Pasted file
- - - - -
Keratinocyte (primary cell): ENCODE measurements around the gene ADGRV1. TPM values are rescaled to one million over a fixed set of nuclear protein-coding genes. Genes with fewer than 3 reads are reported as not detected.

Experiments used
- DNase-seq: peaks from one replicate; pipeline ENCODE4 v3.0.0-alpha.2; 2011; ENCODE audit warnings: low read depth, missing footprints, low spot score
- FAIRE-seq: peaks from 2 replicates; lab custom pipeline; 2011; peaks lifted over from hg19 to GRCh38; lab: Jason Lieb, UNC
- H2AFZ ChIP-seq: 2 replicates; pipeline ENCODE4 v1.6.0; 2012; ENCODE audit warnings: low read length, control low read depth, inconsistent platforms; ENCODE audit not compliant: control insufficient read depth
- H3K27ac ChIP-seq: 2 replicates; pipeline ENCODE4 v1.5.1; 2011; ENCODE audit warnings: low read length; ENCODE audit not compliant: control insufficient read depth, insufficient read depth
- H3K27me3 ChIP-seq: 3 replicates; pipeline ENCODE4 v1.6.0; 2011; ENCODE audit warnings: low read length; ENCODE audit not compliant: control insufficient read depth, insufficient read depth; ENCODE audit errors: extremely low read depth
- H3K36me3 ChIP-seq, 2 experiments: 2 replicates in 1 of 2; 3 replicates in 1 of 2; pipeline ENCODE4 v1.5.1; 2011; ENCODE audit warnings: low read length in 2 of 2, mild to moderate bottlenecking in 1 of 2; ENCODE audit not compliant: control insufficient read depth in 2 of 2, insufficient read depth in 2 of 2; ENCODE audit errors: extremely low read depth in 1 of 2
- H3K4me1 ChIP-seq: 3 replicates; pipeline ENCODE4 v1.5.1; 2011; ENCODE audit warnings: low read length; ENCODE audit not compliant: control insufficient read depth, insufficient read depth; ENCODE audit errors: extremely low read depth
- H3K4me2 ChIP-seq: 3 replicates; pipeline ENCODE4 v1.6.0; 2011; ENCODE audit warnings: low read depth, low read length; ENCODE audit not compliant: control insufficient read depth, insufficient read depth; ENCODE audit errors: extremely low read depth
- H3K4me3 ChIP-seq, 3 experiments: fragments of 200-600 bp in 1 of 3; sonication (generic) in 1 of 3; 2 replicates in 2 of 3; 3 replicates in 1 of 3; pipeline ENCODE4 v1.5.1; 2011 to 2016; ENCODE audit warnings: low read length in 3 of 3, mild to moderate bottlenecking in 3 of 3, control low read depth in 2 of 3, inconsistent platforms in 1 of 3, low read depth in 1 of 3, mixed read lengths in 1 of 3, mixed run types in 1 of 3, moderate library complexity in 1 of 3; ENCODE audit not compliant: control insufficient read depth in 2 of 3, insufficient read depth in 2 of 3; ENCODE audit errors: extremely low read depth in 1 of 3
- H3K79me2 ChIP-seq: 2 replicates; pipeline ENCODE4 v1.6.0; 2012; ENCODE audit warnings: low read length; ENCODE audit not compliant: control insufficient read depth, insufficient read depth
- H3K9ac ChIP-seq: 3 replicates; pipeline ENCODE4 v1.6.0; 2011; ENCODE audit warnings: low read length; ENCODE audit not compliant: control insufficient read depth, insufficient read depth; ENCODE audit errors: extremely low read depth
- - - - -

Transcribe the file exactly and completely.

Keratinocyte (primary cell): ENCODE measurements around the gene ADGRV1. TPM values are rescaled to one million over a fixed set of nuclear protein-coding genes. Genes with fewer than 3 reads are reported as not detected.

Experiments used
- DNase-seq: peaks from one replicate; pipeline ENCODE4 v3.0.0-alpha.2; 2011; ENCODE audit warnings: low read depth, missing footprints, low spot score
- FAIRE-seq: peaks from 2 replicates; lab custom pipeline; 2011; peaks lifted over from hg19 to GRCh38; lab: Jason Lieb, UNC
- H2AFZ ChIP-seq: 2 replicates; pipeline ENCODE4 v1.6.0; 2012; ENCODE audit warnings: low read length, control low read depth, inconsistent platforms; ENCODE audit not compliant: control insufficient read depth
- H3K27ac ChIP-seq: 2 replicates; pipeline ENCODE4 v1.5.1; 2011; ENCODE audit warnings: low read length; ENCODE audit not compliant: control insufficient read depth, insufficient read depth
- H3K27me3 ChIP-seq: 3 replicates; pipeline ENCODE4 v1.6.0; 2011; ENCODE audit warnings: low read length; ENCODE audit not compliant: control insufficient read depth, insufficient read depth; ENCODE audit errors: extremely low read depth
- H3K36me3 ChIP-seq, 2 experiments: 2 replicates in 1 of 2; 3 replicates in 1 of 2; pipeline ENCODE4 v1.5.1; 2011; ENCODE audit warnings: low read length in 2 of 2, mild to moderate bottlenecking in 1 of 2; ENCODE audit not compliant: control insufficient read depth in 2 of 2, insufficient read depth in 2 of 2; ENCODE audit errors: extremely low read depth in 1 of 2
- H3K4me1 ChIP-seq: 3 replicates; pipeline ENCODE4 v1.5.1; 2011; ENCODE audit warnings: low read length; ENCODE audit not compliant: control insufficient read depth, insufficient read depth; ENCODE audit errors: extremely low read depth
- H3K4me2 ChIP-seq: 3 replicates; pipeline ENCODE4 v1.6.0; 2011; ENCODE audit warnings: low read depth, low read length; ENCODE audit not compliant: control insufficient read depth, insufficient read depth; ENCODE audit errors: extremely low read depth
- H3K4me3 ChIP-seq, 3 experiments: fragments of 200-600 bp in 1 of 3; sonication (generic) in 1 of 3; 2 replicates in 2 of 3; 3 replicates in 1 of 3; pipeline ENCODE4 v1.5.1; 2011 to 2016; ENCODE audit warnings: low read length in 3 of 3, mild to moderate bottlenecking in 3 of 3, control low read depth in 2 of 3, inconsistent platforms in 1 of 3, low read depth in 1 of 3, mixed read lengths in 1 of 3, mixed run types in 1 of 3, moderate library complexity in 1 of 3; ENCODE audit not compliant: control insufficient read depth in 2 of 3, insufficient read depth in 2 of 3; ENCODE audit errors: extremely low read depth in 1 of 3
- H3K79me2 ChIP-seq: 2 replicates; pipeline ENCODE4 v1.6.0; 2012; ENCODE audit warnings: low read length; ENCODE audit not compliant: control insufficient read depth, insufficient read depth
- H3K9ac ChIP-seq: 3 replicates; pipeline ENCODE4 v1.6.0; 2011; ENCODE audit warnings: low read length; ENCODE audit not compliant: control insufficient read depth, insufficient read depth; ENCODE audit errors: extremely low read depth